In order to model these data, we use the hierarchical model proposed by Gelman et al. We assume that the estimated values of each school have a normal distribution, and the mean theta and variance tau. Y, and the inverse variance is 1= σ. Y2, whose prior distribution is uniform on (01000). For the mean theta, we use another normal distribution, the mean is mu. Theta and the inverse variance is tau. Theta. For its prior distribution, see the following WinBUGS Code:

```
model {
for (j in 1:J)
{
y[j] ~ dnorm (theta[j], tau.y[j])
theta[j] ~ dnorm (mu.theta, tau.theta)
tau.y[j] <- pow(sigma.y[j], -2)
}
mu.theta ~ dnorm (0.0, 1.0E-6)
tau.theta <- pow(sigma.theta, -2)
sigma.theta ~ dunif (0, 1000)
}
```

The model must be stored in a separate file, such as’ schools. Bug ‘2, in an appropriate directory, such as C: / schools /. In R, the user must prepare the data input required by the bugs() function. This can be a list containing the name of each data vector, for example

`> J <- nrow(schools) `

Using these data and model files, we can run MCMC simulation to get the estimates of theta, mu. Theta and sigma. Theta. Before running, the user must determine how many chains (N. chain = 3) and iterations (N. ITER = 1000) to run. In addition, the user must specify the initial value of the chain

```
> inits <- function(){
+ list(theta = rnorm(J, 0, 100), mu.theta = rnorm(1, 0, 100),
+ sigma.theta = runif(1, 0, 100))
+ }
```

You can start MCMC simulation. The parameter bugs. Directory in R must point to the installation directory of WinBUGS. You can easily output the results in the school. SIM object through print (schools. SIM).

For this example, you will get similar results

```
Inference for Bugs model at "c:/schools/schools.bug"
3 chains, each with 1000 iterations (first 500 discarded)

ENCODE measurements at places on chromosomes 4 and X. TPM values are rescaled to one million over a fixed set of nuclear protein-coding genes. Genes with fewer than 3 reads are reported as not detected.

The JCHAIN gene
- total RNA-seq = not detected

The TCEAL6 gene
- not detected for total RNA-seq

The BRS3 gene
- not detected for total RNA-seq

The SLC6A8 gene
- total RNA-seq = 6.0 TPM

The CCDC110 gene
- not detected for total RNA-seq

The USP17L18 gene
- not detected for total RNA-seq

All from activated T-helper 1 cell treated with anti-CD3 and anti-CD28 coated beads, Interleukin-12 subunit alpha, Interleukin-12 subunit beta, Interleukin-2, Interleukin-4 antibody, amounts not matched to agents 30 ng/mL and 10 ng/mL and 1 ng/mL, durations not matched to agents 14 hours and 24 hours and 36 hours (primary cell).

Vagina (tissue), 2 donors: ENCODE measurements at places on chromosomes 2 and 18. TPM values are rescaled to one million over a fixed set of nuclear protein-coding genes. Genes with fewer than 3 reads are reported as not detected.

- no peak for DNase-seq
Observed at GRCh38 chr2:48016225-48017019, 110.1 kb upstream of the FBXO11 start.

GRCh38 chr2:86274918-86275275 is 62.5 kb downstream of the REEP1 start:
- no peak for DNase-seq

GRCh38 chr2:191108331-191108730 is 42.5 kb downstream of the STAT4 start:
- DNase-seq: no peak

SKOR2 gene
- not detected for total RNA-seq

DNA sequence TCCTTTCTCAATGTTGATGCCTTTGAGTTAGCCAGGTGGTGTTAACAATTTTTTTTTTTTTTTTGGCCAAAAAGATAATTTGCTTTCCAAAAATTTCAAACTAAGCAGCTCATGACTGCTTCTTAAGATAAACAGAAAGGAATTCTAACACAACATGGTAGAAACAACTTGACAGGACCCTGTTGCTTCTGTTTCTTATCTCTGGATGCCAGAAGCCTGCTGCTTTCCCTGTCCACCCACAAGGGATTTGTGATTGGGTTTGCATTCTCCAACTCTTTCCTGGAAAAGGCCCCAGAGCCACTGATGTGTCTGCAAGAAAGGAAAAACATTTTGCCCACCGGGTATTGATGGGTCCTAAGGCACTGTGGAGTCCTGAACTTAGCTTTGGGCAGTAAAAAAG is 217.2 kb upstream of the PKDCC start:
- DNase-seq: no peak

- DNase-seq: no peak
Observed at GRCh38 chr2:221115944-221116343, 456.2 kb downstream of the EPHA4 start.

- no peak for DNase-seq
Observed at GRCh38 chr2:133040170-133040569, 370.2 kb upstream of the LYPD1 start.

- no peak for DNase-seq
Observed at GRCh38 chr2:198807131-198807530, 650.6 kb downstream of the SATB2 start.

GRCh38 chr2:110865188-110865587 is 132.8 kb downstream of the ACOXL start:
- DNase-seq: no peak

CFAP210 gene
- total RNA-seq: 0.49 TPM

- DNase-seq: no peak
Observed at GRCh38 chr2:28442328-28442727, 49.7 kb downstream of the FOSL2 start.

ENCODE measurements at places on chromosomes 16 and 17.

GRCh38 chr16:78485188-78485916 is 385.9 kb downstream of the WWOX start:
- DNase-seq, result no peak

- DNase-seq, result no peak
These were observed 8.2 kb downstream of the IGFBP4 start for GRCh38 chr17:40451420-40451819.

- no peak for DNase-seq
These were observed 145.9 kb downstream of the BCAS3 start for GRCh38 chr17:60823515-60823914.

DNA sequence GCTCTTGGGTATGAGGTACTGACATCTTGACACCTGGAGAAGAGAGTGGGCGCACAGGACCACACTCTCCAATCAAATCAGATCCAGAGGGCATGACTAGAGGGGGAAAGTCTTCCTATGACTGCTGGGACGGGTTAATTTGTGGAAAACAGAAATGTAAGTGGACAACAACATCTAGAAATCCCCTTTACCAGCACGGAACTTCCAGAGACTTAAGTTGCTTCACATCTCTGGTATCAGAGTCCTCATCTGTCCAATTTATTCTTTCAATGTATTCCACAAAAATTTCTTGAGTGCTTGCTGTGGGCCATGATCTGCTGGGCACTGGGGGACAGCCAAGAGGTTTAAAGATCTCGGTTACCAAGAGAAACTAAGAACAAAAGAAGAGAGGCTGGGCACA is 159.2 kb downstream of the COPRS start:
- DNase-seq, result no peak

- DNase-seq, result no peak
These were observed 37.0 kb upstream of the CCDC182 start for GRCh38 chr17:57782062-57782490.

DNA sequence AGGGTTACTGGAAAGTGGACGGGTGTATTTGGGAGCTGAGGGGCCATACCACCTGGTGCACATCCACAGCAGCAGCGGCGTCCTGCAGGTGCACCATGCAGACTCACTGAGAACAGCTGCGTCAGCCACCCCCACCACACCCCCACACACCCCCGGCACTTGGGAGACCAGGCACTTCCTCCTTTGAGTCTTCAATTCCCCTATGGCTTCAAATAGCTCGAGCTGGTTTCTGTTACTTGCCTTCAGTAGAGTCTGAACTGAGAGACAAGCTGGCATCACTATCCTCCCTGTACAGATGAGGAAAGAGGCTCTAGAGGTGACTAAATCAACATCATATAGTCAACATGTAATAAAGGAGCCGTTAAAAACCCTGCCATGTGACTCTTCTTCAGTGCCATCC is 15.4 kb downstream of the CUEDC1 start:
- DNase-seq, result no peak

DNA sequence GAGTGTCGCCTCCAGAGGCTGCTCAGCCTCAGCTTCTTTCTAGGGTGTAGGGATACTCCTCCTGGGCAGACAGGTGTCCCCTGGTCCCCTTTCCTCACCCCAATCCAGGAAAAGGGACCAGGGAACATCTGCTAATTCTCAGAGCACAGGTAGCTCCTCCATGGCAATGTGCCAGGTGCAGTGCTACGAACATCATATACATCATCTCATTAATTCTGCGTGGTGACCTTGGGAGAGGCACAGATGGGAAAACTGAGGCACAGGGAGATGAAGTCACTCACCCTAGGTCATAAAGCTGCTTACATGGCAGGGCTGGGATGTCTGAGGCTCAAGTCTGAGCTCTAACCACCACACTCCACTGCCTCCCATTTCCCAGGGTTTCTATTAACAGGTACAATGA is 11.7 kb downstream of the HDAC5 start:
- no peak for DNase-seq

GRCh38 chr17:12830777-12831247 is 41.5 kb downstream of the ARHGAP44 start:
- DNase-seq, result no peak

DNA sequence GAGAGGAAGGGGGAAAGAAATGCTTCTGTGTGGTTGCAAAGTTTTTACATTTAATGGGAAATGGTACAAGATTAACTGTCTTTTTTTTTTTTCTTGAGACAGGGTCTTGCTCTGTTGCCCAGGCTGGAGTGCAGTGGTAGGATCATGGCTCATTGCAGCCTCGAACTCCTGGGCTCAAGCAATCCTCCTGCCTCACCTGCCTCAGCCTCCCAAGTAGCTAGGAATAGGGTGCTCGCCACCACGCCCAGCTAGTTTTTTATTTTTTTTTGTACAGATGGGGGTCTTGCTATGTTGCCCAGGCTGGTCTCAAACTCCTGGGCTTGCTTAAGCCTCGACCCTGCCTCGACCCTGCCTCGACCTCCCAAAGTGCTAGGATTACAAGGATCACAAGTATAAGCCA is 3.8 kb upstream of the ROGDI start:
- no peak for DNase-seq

n.sims = 1500 iterations saved
mean sd 2.5% 25% 50% 75% 97.5% Rhat n.eff
theta[1] 11.1 9.1 -3.0 5.0 10.0 16.0 31.8 1.1 39
theta[2] 7.6 6.6 -4.7 3.3 7.8 11.6 21.1 1.1 42
theta[3] 5.7 8.4 -12.5 0.6 6.1 10.8 21.8 1.0 150
theta[4] 7.1 7.0 -6.6 2.7 7.2 11.5 21.0 1.1 42
theta[5] 5.1 6.8 -9.5 0.7 5.2 9.7 18.1 1.0 83
theta[6] 5.7 7.3 -9.7 1.0 6.2 10.2 20.0 1.0 56
theta[7] 10.4 7.3 -2.1 5.3 9.8 15.3 25.5 1.1 27
theta[8] 8.3 8.4 -6.6 2.8 8.1 12.7 26.2 1.0 64
mu.theta 7.6 5.9 -3.0 3.7 8.0 11.0 19.5 1.1 35
sigma.theta 6.7 5.6 0.3 2.8 5.1 9.2 21.2 1.1 46
deviance 60.8 2.5 57.0 59.1 60.2 62.1 66.6 1.0 170
pD = 3 and DIC = 63.8 (using the rule, pD = var(deviance)/2)
For each parameter, n.eff is a crude measure of effective sample size,
and Rhat is the potential scale reduction factor (at convergence, Rhat=1).
DIC is an estimate of expected predictive error (lower deviance is better).
```

In addition, the user can generate the result graph by inputting plot (schools. SIM). The results are shown in the figure. In the figure, the left column shows a quick summary of the following:

Inference and convergence (RB of all parameters are close to 1.0, which indicates that the three chains are well mixed, so they converge approximately); The right column shows the inference for each group of parameters. As you can see from the right column, r2winbugs uses the parameter names in WinBUGS to construct the output as scalar, vector and parameter array.